The number of assassinations in Afghanistan is growing, particularly in Kandahar province, where Taliban militants are strong and well-organized. Dozens of politicians, government employees, activists and Muslim clerics have been targeted in an attempt to silence critics and disrupt the government.
Last month in Kandahar, Afghanistan's largest southern city, a local education director and a health official were shot dead by militants who stormed a government compound.
And in a case that garnered international attention, armed men on motorbikes gunned down Sitara Achakzai, a prominent female politician and women's rights advocate, on April 12 as she chatted with a neighbor outside her home.
A Voice For Afghan Women Silenced
Derwayza Achakzai points to the spot outside their house, only a few steps from the front door, where his wife was murdered. The chemistry professor says he was upstairs when he heard the shots. He ran outside and found his wife sprawled on the sidewalk.
"Her feet were right here, when," his voice chokes with emotion and he turns to a nearby wall. With shaking fingers, he claws at the bullet holes. He says the two rounds that missed his wife struck here. The casings weren't found.
The killers of Sitara Achakzai are just as elusive.
The Taliban claimed responsibility for murdering the outspoken activist, who was a deputy chairwoman of Kandahar's provincial council. Police arrested two store owners alleged to have tipped off the gunmen that she was outside.
But no one has been charged, as is usual in such killings. In a city where residents say it is difficult to tell friend from foe, Achakzai says he believes his wife's killers could belong to any number of groups.
"There's chaos here. You have to be afraid of everyone. I always run away when I see someone wearing thick clothes. I figure the chances are high he's a suicide bomber," Achakzai says.
Hit-And-Run Tactics Of The Taliban
Kandahar Gov. Tooryalai Wesa blames the killings on militant groups like the Taliban. But he says he lacks the thousands of additional police officers needed to secure the province and prevent assassinations.
"They are not in the position to come to face-to-face fighting," he says of the Taliban. "This is, I think, the easy way for them, and this is an effective way for them — that's to ride a motorbike and then walk on the street or ride on the street, and see who is alone and who is the right target. They can do that."
Provincial officials have been provided bodyguards, Wesa says. And some Afghans who feel threatened have moved into safe houses.
The entire council of ulama, or Muslim scholars, and other clerics who preach against militants feel they are under siege. Four mullahs have been gunned down in Kandahar in recent months.
One of the clerics, Qari Sayed Ahmad, who delivered anti-militant sermons at his mosque in Kandahar last year, was shot dead in April as he returned home.
The targeted killings led Sayed Mohammad Hanefi and dozens of other pro-government clerics to hastily move into the Afghan National Army compound in Kandahar.
Hanefi says he does much of his preaching these days from a makeshift radio station in the compound. If he does leave the compound, it's with no fewer than 10 police officers.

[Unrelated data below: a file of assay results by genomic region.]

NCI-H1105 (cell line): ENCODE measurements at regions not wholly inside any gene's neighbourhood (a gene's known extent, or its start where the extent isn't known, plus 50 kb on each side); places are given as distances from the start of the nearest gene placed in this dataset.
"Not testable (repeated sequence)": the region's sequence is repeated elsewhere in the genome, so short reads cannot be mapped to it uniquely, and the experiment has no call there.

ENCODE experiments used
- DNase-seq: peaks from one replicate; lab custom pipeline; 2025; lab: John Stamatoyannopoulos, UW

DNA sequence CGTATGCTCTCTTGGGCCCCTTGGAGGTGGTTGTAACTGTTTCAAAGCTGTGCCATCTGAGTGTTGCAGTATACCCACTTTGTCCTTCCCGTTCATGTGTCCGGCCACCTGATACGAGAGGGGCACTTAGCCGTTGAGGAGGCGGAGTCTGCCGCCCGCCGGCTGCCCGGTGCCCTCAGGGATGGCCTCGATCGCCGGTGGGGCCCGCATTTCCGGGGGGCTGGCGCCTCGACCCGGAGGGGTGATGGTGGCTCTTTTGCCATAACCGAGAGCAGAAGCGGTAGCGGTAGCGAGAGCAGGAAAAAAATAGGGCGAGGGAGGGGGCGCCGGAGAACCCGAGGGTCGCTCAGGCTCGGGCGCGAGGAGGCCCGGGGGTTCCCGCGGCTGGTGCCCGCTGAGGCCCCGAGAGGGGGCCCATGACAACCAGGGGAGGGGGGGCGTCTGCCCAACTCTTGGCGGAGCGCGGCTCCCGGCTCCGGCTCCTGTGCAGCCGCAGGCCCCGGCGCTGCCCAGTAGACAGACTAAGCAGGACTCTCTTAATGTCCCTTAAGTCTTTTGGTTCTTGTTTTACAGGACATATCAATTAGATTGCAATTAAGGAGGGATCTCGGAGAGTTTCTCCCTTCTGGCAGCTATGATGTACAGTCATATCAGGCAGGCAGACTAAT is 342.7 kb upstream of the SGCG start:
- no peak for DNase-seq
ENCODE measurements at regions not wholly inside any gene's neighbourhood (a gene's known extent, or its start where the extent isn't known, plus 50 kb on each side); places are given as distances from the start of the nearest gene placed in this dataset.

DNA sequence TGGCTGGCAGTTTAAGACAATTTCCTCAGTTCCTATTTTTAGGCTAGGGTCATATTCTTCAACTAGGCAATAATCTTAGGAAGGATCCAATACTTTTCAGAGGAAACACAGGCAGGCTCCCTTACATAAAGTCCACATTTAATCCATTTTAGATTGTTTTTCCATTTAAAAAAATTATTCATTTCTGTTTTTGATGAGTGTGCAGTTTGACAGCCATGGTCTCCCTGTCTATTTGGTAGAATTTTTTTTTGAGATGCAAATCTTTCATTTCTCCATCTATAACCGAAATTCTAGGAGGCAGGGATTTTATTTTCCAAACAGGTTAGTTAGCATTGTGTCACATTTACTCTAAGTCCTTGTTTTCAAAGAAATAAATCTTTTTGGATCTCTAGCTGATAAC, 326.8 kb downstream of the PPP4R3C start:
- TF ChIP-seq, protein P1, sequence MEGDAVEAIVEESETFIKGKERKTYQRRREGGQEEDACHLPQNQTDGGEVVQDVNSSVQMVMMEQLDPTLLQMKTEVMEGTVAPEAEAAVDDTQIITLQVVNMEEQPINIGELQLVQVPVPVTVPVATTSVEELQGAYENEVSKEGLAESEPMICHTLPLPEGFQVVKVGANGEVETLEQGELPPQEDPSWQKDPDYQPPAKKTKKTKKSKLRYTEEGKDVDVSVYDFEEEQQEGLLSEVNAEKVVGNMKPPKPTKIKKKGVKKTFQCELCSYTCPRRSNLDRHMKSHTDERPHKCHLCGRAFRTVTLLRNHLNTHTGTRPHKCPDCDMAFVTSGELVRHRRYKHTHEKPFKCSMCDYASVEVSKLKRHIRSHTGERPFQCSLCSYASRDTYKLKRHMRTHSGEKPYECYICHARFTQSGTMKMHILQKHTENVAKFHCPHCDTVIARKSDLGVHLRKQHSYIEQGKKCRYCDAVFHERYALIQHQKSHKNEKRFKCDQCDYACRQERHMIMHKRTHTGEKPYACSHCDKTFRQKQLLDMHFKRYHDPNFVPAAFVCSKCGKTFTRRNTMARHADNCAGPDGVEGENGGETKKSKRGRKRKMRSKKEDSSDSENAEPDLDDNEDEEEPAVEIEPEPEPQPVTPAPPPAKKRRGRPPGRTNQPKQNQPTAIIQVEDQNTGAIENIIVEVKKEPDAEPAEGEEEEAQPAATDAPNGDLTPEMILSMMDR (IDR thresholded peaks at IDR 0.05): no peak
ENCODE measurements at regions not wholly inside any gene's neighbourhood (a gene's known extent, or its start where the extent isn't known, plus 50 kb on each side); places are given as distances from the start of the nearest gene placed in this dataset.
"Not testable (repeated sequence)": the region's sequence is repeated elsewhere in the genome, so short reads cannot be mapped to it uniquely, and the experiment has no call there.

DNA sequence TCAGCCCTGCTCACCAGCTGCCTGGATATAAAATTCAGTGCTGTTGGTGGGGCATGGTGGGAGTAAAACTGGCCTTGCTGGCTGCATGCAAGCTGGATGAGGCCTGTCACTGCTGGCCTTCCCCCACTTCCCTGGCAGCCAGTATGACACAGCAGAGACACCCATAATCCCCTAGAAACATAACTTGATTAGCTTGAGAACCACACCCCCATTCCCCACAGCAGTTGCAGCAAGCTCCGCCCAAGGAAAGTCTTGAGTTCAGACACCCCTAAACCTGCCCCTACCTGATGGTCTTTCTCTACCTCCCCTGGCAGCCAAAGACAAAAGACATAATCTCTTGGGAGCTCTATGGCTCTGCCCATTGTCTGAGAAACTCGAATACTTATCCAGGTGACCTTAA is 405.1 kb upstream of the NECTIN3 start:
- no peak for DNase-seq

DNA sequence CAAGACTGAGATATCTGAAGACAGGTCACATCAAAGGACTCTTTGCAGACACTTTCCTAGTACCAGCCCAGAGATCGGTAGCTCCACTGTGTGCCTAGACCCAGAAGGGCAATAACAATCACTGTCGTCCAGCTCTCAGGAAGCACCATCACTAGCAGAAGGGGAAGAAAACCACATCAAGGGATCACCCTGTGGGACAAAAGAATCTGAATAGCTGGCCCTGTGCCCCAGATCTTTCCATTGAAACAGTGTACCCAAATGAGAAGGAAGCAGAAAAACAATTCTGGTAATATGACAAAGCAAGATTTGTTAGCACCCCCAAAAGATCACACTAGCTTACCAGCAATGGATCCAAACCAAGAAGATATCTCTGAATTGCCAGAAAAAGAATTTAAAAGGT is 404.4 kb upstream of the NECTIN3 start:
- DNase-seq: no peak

Attacks At The Heart Of Kandahar's Government
But even heavily guarded compounds are at risk. Three suicide bombers tried to storm the governor's compound recently. They were unsuccessful, but killed seven people outside the gates.
Two assaults on the nearby provincial council compound in the past six months were more deadly. In the latest attack, seven bombers dressed in stolen army uniforms stormed the provincial council chambers.
Where one bomber attacked, only the walls and window frames in the compound's massive hall remain standing. The force of the explosion blew out all the light fixtures. They dangle in the breeze. One of the bomber's boots and bits of his bloodstained camouflage uniform are among the rubble.
Other attackers began firing at workers and visitors in the compound's second building.
Mohammad Ehsan, a deputy chairman of the provincial council, says he grabbed a gun from one of the bodyguards and fired back. He says the fighting lasted 20 minutes. When it was over, all the attackers were dead, along with 12 others at the compound.
Ehsan was lucky. He survived with nothing more than a sore neck.
He says the attacks and other efforts at intimidation haven't scared him away from his work. He receives frequent threats on his cell phone from men who claim to be with the Taliban, he says.
For now, provincial council members meet in the well-guarded home of council leader Ahmad Wali Karzai — who survived an attack Monday on his motorcade as it made its way to the capital, Kabul.
Karzai, a younger brother of Afghan President Hamid Karzai, was not harmed in the attack, but one of his bodyguards was killed.
"This is a war for justice and for freedom and for democracy, and we are not just going to run away from it. It's tough, but we will continue our struggle against the terrorists and al-Qaida," Karzai recently told NPR.
Government Work Slows Amid The Threats
But other would-be targets say the assassinations have halted much government and social work in Kandahar.
Shahida Hussein, a women's rights activist in Kandahar, says everyone is afraid, and she rarely leaves her home now.
Neither Canadian troops tasked with helping secure the city nor the Afghan police seem to be willing or able to bring assassins to justice, she says. The Canadian-led task force did not respond to repeated requests for an interview.
An additional 21,000 U.S. forces are heading to Afghanistan at the order of President Obama in an effort to improve security. They will be deployed mainly in southern Afghanistan to counter the Taliban insurgency.